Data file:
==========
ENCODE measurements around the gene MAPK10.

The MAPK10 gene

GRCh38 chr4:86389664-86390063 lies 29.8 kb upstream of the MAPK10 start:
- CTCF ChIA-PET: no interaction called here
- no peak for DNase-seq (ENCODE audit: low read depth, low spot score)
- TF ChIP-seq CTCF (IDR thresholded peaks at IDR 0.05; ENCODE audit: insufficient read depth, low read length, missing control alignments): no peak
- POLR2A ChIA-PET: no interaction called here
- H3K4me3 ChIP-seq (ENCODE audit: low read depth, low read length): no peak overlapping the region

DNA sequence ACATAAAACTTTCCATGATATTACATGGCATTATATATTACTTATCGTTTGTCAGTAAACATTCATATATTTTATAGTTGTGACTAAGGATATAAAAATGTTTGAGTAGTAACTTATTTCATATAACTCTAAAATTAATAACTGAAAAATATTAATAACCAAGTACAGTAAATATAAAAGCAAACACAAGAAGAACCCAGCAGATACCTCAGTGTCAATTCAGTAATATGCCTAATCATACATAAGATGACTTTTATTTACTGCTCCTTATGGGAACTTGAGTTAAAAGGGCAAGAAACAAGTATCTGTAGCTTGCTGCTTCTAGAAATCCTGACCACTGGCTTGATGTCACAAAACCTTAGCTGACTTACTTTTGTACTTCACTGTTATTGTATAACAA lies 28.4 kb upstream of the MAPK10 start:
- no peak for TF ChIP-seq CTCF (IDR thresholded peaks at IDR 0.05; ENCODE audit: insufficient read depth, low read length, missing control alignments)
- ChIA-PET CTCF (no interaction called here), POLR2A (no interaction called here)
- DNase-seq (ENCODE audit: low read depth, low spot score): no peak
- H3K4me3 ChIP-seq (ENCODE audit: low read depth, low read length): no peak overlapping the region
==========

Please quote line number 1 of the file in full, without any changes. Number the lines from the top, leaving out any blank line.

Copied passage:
ENCODE measurements around the gene MAPK10.